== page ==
تنظیم احساسات در آسیب شناسی پوست کنی: یافته های حاصل از یک نمونه به دنبال بدون درمان
|کد مقاله||سال انتشار||مقاله انگلیسی||ترجمه فارسی||تعداد کلمات|
|34915||2010||8 صفحه PDF||سفارش دهید||8071 کلمه|
Publisher : Elsevier - Science Direct (الزویر - ساینس دایرکت)
Journal : Journal of Behavior Therapy and Experimental Psychiatry, Volume 41, Issue 3, September 2010, Pages 238–245
Pathological skin picking (PSP) is characterized by excessive picking of the skin, resulting in significant distress or functional impairment. The aim of the present study was to investigate the emotion regulation hypothesis of PSP. University students with PSP (n = 55) and without history of PSP (n = 55) were asked to retrospectively rate the intensity of affective states before, during, and after skin picking episodes. The results showed that for a majority of the PSP sufferers, intensity of certain negative affective states (i.e. anxiety, tension or boredom) was pronounced just before picking, and diminished significantly in the period from before to after picking. Relief and gratification increased during picking whereas guilt increased afterwards. A similar pattern emerged in the control group, although a much lower level of intensity was reported. Participants were also asked to fill out questionnaires concerning emotion regulation difficulties, emotion reactivity, depression, anxiety and worry. Hierarchical logistic regressions demonstrated that emotion regulation difficulties as well as emotion reactivity predicted PSP diagnosis after depression, anxiety and worry were controlled for. Furthermore, emotion regulation difficulties statistically mediated the relationship between emotion reactivity and PSP. Overall, the findings support an emotion regulation model of PSP.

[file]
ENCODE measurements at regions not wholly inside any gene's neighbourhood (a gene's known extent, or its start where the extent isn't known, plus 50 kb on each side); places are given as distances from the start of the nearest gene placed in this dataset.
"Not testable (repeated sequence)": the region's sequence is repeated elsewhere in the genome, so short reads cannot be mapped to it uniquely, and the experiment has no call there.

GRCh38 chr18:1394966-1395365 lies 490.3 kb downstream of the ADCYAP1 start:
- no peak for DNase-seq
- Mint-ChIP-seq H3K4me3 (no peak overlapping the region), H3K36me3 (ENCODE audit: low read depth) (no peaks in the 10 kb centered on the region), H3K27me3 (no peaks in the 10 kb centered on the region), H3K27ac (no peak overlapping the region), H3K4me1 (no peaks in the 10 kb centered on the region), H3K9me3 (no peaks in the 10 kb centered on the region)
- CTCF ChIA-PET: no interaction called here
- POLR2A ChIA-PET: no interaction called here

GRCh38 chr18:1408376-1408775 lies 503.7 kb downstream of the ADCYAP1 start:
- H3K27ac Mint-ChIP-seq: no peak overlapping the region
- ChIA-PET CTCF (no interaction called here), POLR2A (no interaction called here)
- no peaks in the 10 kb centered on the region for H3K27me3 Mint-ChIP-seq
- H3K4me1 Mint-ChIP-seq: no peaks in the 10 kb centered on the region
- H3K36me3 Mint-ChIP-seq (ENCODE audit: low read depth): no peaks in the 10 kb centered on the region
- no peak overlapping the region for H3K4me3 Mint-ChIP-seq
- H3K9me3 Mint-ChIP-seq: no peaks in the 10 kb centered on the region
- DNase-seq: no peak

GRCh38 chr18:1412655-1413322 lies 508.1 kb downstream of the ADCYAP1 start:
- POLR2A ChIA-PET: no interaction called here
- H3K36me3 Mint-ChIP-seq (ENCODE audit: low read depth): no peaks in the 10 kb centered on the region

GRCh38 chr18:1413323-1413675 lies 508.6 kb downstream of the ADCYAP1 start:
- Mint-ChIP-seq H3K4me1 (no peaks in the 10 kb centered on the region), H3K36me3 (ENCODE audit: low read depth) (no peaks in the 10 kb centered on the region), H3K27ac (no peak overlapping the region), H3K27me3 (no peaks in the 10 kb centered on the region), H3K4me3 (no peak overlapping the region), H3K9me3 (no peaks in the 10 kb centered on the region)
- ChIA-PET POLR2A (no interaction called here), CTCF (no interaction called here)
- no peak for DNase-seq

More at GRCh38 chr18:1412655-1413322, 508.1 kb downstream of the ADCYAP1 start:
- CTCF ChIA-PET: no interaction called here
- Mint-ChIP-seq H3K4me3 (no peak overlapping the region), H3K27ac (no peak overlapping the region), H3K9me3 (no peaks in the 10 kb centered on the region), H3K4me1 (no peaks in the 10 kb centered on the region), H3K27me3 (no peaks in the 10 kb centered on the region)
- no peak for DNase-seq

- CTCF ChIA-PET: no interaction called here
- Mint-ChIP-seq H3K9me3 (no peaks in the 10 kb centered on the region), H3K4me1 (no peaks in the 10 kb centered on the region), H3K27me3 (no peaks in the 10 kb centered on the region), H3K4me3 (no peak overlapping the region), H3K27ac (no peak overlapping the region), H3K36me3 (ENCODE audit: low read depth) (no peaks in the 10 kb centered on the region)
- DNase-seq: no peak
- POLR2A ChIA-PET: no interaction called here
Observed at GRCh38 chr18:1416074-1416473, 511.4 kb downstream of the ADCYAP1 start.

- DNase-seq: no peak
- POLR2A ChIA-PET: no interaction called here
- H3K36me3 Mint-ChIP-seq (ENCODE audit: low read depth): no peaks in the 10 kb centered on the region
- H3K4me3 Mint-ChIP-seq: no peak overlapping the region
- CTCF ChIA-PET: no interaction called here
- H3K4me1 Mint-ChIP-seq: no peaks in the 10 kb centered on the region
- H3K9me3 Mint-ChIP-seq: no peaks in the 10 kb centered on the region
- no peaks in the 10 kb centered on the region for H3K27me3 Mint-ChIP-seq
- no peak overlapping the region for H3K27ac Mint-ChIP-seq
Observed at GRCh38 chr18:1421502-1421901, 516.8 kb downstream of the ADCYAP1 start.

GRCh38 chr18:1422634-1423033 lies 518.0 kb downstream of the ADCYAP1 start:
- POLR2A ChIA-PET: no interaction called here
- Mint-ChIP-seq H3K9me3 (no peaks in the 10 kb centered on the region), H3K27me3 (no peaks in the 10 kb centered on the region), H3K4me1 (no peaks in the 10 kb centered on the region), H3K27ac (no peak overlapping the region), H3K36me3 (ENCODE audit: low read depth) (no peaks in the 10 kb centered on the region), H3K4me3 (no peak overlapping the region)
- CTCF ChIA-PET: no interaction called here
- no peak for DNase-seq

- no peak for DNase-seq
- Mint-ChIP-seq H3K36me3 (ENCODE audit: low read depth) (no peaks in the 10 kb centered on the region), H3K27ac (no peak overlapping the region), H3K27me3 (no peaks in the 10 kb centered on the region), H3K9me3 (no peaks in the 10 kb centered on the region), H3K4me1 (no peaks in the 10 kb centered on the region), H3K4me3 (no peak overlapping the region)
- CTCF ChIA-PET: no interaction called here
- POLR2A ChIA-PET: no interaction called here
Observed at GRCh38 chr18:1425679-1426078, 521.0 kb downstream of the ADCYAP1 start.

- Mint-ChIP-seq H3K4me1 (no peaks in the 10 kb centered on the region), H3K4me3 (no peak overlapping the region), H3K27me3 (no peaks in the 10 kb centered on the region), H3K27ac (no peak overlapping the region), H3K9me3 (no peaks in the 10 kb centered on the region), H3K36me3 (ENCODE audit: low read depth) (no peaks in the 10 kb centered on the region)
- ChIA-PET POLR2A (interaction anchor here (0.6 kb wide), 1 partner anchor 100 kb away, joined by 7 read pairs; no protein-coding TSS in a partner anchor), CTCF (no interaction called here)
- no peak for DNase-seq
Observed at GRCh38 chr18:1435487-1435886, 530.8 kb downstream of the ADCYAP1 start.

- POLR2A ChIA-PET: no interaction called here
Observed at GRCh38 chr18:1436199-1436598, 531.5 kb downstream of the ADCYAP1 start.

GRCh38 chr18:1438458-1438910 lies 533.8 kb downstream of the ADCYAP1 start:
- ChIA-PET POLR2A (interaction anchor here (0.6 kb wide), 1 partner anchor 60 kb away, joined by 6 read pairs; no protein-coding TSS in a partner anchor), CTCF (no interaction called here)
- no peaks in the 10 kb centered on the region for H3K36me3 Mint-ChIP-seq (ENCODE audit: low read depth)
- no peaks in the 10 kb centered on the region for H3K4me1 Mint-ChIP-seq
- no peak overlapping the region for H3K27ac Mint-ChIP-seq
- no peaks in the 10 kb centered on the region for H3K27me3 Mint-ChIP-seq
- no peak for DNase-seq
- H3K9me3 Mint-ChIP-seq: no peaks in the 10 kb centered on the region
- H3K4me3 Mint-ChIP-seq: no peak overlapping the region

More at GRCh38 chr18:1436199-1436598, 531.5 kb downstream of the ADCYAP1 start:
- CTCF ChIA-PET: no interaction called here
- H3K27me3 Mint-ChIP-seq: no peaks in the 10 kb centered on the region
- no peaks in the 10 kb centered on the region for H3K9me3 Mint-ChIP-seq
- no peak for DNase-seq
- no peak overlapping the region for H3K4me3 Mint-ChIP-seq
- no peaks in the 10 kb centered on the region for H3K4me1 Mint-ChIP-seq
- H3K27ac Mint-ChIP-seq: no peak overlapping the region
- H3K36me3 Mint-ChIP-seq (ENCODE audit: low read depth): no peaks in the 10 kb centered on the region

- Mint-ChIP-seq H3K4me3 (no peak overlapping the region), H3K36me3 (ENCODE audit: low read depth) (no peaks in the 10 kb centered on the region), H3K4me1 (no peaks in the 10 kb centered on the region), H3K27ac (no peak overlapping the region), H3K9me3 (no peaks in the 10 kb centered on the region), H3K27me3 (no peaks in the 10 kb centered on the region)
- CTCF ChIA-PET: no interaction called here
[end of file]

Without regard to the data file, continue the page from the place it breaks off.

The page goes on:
Pathological skin picking (PSP) is characterized by excessive and repetitive picking of the skin, which is not accounted for by an underlying dermatologic problem. People with this condition will typically pick at minor irregularities of the skin or skin lesions such as pimples, calluses, scars or scabs from previous picking. This behavior can become extremely habitual and chronic, usually persisting for years. In severe cases, PSP can develop into a serious psychiatric problem resulting in significant distress, functional impairment and disfigurement (Flessner and Woods, 2006 and Odlaug and Grant, 2008a). Surveys among university students indicate a 2.2–3.8% prevalence of PSP (Bohne et al., 2002 and Keuthen et al., 2000) and a recent study in a general adult population found a lifetime prevalence rate of 1.4% (Keuthen, Koran, Aboujaoude, Large, & Serpe, in press). PSP has received surprisingly little research attention and there is a lack of consensus about how to conceptualize it. This behavior is often found in body dysmorphic disorder (Grant et al., 2006 and Phillips and Taub, 1995) and it is sometimes thought to be related to obsessive-compulsive disorder (Stein, Hutt, Spitz, & Hollander, 1993) or belong to the putative obsessive-compulsive spectrum (Arnold, Auchenbach, & McElroy, 2001). PSP appears to be closely related to trichotillomania (TTM) as the two disorders often co-occur and show many similarities in symptom presentation and clinical characteristics (Lochner et al., 2002, Odlaug and Grant, 2008b and Stein et al., 2008). Both PSP and TTM have been recognized as body focused repetitive behaviors (BFRB), a proposed class of topographically different behaviors (e.g. excessive nail biting and mouth/lip chewing) thought to serve similar functions (Bohne et al., 2005, Stein et al., 2008 and Teng et al., 2002). TTM is classified as an impulse control disorder in the fourth edition of the Diagnostic and Statistical Manual of Mental Disorders (DSM-IV-TR; APA, 2000), and although PSP has yet to be included in the DSM, it can be categorized as an impulse control disorder, not otherwise specified. This classification is in part based on research showing that a majority of subjects with PSP have symptoms of impulse control disorder, in that they experience increased tension prior to picking and relief or gratification during the act ( Arnold et al., 1998, Phillips and Taub, 1995 and Wilhelm et al., 1999). Abramowitz and Berenbaum (2007) suggested that an emotion regulation framework might be particularly useful for conceptualizing impulsive and compulsive psychopathology such as PSP. An emotion regulation model of PSP would posit that skin picking persists, despite its negative consequences, because the behavior provides relief from aversive emotional states, and is therefore negatively reinforced. More specifically, Penzel (2003) has proposed that skin picking and other BFRB serve to regulate high-arousal (e.g. tension, anxiety) and low-arousal (e.g. boredom) states, rather than negative affect in general. Although some support has been found for these hypotheses with regard to TTM (Diefenbach et al., 2008 and Shusterman et al., 2009), empirical data concerning emotion regulation in PSP are scarce. Studies on impulsive features of PSP have shown that people with PSP report a significant reduction in tension from before to after picking skin, in addition to relief or gratification during picking (Arnold et al., 1998, Phillips and Taub, 1995 and Wilhelm et al., 1999). While an increase in relief and gratification during picking is consistent with the notion that skin picking is positively reinforced impulsive behavior, a reduction in tension during picking suggests that the behavior may also be negatively reinforced. However, in a recent study (Neziroglu, Rabinowitz, Breytman, & Jacofsky, 2008) it was found that PSP subjects reported only a small decrease in tension from pre to post picking, and an increase, not a decrease, in “general negative feelings”. Furthermore, when the subjects were asked specifically whether picking skin provided relief from “negative emotions”, less than a third (28%) reported that they always or most of the time gained substantial relief. The same proportion (28%) reported experiencing no relief and the rest (44%) admitted to relief only half of the time or less. Although these findings may at first glance seem to suggest that affect regulation plays a major role in the disorder for only a minority of PSP sufferers, this conclusion might be premature. First, even though PSP sufferers report that they do not gain relief from negative emotions by picking, the behavior may still be a failed attempt to regulate emotions. Second, Neziroglu et al. used a rather general term (i.e. ”negative emotions”) that may not capture certain features of negative affect possibly associated with PSP (e.g. boredom). Thus, it may be that affect regulation function of skin picking characterizes a larger proportion of sufferers than reported in the study. Finally, the authors did only examine affective states before and after picking, and not during picking. Therefore, it cannot be ruled out that the increase in “general negative feelings” emerged only afterwards. This would suggest that the increase reflected negative self-evaluative emotions that concern the consequences of the behavior (e.g. social embarrassment due to the damage on the skin). In fact, Wilhelm et al. (1999) examined affective states in PSP patients before, during, and after picking, and found that guilt and shame typically emerged only afterwards. It is thus possible that skin picking reduces aversive emotional states even though the behavior also results in negative self-evaluative emotions. Taken together, the few existing studies are somewhat mixed as to whether skin picking serves to modulate aversive emotions, and they are limited in that they only examined narrow aspect of negative affect (i.e. tension) or used a term (i.e. ”negative emotions”) that may not capture all relevant affective experiences. In order to test the emotion regulation hypothesis further, it is important to examine more aspects of aversive affect and specify distinct affective states. Given that people with PSP frequently have comorbid anxiety or depressive disorders (Arnold et al., 1998, Odlaug and Grant, 2008a and Wilhelm et al., 1999), it might be that skin picking serves to modulate anxiety or sadness. Also, research suggests that boredom plays a role in TTM (e.g. Diefenbach et al., 2002, Diefenbach et al., 2008 and Shusterman et al., 2009) and experimental manipulation of boredom has been shown to increase the frequency of both skin picking and nail biting in individuals prone to these behaviors (Teng et al., 2004 and Williams et al., 2006). Thus, picking skin may serve to alleviate boredom at least for some individuals with PSP. The emotion regulation model of PSP also implies that PSP sufferers are characterized by a general emotion dysregulation that leads them to this dysfunctional way of coping (i.e. pick skin). In this context, it can be useful to distinguish between emotion regulation difficulties and emotion reactivity. Difficulties in regulating emotions can result from many factors, including impulse control problems, lack of emotional awareness, and difficulties accepting or understanding emotions (Gratz & Roemer, 2004). Emotion reactivity, on the other hand, refers to the tendency to experience emotions often, intensely, and persistently (Nock, Wedig, Holmberg, & Hooley, 2008). Thus, at least two aspects of emotion dysregulation may relate to PSP. First, people with PSP may have a fundamental difficulty regulating emotions that leads to the development of abnormal regulation strategies, such as skin picking. Second, PSP sufferers may pick skin in order to modulate chronic high levels of emotional arousal, rather than to compensate for poor regulation ability. These two possibilities are not mutually exclusive and people with PSP could have both difficulties regulating emotions and enhanced emotion reactivity. In fact, emotion reactivity is likely to cause emotion regulation difficulties (Nock et al., 2008) and it is perhaps more plausible that intensity of emotions relates to PSP indirectly by causing difficulties in regulating emotions. In other words, it could be that emotion regulation difficulties mediate the relationship between emotion reactivity and PSP. Yet another possibility is that difficulties in emotion regulation serve as a moderator in the relationship where emotion reactivity influences PSP more at higher levels of emotion regulation difficulties. The current study had two general aims. The first aim was to investigate affective states associated with the act of picking skin. Individuals with PSP and healthy control subjects were asked to retrospectively rate the intensity of various affective states before, during and after picking episodes. We predicted that the PSP subjects would report (a) decrease in tension, anxiety, sadness and boredom from before to after picking, (b) increase in relief and gratification from before to during picking, and (c) increase in guilt and shame from during to afterwards. We also predicted that participants in the PSP group would endorse more intense affective states associated with picking relative to the control group. The second aim was to investigate emotion regulation difficulties and emotion reactivity in PSP. Research show that emotion regulation difficulties and emotion reactivity are associated with negative affect such as depression, anxiety and worry (e.g. Mennin et al., 2005 and Nock et al., 2008), and as noted earlier people with PSP often have anxiety and depressive disorders (e.g. Wilhelm et al., 1999). Therefore, we examined the association between emotion regulation/emotion reactivity and PSP after statistically controlling for anxiety, depression and worry. We predicted that PSP would have unique relationship with emotion regulation difficulties/emotion reactivity, over and above its relation with negative affect. Finally, we examined whether emotion regulation difficulties mediated and/or moderated the relationship between emotion reactivity and PSP.